Guérin was born in a liberal Parisian family. Early on, he started political activism in the revolutionary syndicalist magazine La Révolution prolétarienne of Pierre Monatte. He abandoned university and a literary career in 1926, traveling to Lebanon (1927–1929) and French Indochina (1929–1930) and became a passionate opponent of colonial ventures.
The writings of the French bisexual anarchist Daniel Guérin offer an insight into the tension sexual minorities among the Left have often felt. He was a leading figure in the French Left from the 1930s until his death in 1988. He contributed to the homophile journal Arcadie. In 1954, Guérin was widely attacked for his study of the Kinsey Reports in which he also detailed the oppression of homosexuals in France. "The harshest [criticisms] came from Marxists, who tend seriously to underestimate the form of oppression which is antisexual terrorism. I expected it, of course, and I knew that in publishing my book I was running the risk of being attacked by those to whom I feel closest on a political level." After coming out in 1965, Guérin was abandoned by the Left, and his papers on sexual liberation were censored or refused publication in left-wing journals. Guérin was involved in the uprising of May 1968, and was a part of the French Gay Liberation movement that emerged after the events. Decades later, Frédéric Martel described Guérin as the "grandfather of the French homosexual movement." Guérin spoke about the extreme hostility toward homosexuality that permeated the left throughout much of the 20th century. "Not so many years ago, to declare oneself a revolutionary and to confess to being homosexual were incompatible," Guérin wrote in 1975.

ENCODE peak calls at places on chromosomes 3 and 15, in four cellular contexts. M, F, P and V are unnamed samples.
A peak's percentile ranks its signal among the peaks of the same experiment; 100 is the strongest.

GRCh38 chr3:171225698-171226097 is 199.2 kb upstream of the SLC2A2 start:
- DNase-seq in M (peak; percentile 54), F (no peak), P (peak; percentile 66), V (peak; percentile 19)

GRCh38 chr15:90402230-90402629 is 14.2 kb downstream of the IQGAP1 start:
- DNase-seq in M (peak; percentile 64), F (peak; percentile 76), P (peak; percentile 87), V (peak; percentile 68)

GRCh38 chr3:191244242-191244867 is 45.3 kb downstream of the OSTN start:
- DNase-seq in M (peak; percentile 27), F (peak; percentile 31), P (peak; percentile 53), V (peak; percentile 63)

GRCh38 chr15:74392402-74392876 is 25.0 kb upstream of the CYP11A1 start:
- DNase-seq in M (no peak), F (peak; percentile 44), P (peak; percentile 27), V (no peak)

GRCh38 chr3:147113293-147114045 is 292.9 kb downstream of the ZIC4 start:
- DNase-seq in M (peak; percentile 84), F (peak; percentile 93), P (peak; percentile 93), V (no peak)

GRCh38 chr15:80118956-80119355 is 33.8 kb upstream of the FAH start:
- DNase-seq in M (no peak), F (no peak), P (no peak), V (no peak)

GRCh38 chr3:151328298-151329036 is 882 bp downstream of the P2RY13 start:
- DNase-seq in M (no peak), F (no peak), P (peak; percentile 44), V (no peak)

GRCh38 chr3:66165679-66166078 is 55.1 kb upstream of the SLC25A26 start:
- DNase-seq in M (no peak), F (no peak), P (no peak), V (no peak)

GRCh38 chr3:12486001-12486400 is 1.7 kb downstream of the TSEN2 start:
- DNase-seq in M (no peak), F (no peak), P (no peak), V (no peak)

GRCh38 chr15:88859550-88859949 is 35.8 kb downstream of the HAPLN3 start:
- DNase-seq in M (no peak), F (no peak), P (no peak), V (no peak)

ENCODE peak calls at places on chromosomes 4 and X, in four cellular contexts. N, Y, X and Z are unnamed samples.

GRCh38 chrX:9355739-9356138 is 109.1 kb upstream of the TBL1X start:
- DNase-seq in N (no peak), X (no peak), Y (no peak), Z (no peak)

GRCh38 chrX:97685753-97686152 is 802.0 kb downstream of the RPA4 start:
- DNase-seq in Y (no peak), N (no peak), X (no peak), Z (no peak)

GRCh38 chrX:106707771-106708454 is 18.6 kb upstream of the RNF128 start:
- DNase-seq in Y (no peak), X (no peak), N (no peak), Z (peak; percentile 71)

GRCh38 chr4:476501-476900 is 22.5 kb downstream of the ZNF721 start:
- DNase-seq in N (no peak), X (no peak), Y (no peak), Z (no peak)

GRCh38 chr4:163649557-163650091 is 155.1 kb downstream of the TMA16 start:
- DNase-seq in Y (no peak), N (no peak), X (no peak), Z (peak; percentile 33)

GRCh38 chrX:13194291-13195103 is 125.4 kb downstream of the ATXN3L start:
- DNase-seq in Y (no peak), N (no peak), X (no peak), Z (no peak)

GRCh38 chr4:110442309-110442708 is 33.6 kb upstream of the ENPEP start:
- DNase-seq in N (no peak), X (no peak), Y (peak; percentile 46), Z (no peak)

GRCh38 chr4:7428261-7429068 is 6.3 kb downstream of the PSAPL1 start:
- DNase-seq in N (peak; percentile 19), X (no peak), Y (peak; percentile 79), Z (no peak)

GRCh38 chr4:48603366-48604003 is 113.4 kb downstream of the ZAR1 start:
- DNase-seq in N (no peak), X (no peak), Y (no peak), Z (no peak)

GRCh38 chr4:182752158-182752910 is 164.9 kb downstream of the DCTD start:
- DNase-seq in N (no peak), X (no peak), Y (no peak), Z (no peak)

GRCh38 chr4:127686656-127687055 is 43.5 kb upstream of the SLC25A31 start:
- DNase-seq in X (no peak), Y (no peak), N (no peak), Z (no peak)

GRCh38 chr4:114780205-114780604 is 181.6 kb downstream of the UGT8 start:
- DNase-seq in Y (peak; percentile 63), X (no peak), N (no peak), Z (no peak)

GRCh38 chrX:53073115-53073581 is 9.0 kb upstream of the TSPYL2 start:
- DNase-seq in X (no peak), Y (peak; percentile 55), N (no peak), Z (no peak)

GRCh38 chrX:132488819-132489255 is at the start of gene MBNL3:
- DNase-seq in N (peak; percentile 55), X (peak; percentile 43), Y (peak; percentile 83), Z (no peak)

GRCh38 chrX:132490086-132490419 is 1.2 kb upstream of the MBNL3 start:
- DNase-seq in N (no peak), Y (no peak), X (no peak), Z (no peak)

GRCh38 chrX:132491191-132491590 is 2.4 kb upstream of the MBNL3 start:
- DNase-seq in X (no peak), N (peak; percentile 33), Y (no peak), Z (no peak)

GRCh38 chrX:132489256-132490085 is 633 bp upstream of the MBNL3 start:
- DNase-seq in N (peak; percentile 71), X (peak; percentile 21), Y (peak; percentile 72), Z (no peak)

Le livre de la dix-huitième année (poèmes), Paris, Albin Michel, 1922
L'enchantement du Vendredi Saint (roman), Paris, Albin Michel, 1925
La vie selon la chair (roman), Paris, Albin Michel, 1929
Fascisme et grand capital. Italie-Allemagne, Paris, Éditions de la révolution prolétarienne, 1936
^Frédéric Martel, Le rose et le noir. Les homosexuels en France depuis 1968 (Paris : Seuil, 2000), pp.46.
^*The Parti Communiste Français was "hysterically intransigent as far as ’moral behaviour’ was concerned" (Aragon, victime et profiteur du tabou, in Gai Pied Hebdo, 4 June 1983, reproduced in Homosexualité et Révolution, pp. 62-3, quote p. 63.); * The trotskyist Pierre Lambert's OCI was "completely hysterical with regard to homosexuality"; Lutte ouvrire was theoretically opposed to homosexuality; as was the Ligue communiste, despite their belatedly paying lip service to gay lib. (à confesse, Interview with Gérard Ponthieu in Sexpol no. 1 (20 January 1975), pp.10-14.) * Together, Guérin argued, such groups bore a great deal of responsibility for fostering homophobic attitudes among the working class as late as the 1970s. Their attitude was "the most blinkered, the most reactionary, the most antiscientific". (Etre homosexuel et révolutionnaire, La Quinzaine littéraire, no. 215, no. spécial : ‘Les homosexualités’ (August 1975), pp. 9-10. Quote p. 10)
^Guérin, Daniel. 1975. "Etre homosexuel et révolutionnaire", La Quinzaine littéraire [fr], no. 215, no. spécial : ‘Les homosexualités’ (August 1975), pp. 9-10.
Copley, Antony R. H. (1989). "Daniel Guérin: Towards Self-Acceptance". Sexual Moralities in France, 1780–1980: New Ideas on the Family, Divorce, and Homosexuality. London: Routledge. pp. 181–197. ISBN978-0-415-00360-5. OCLC883700728.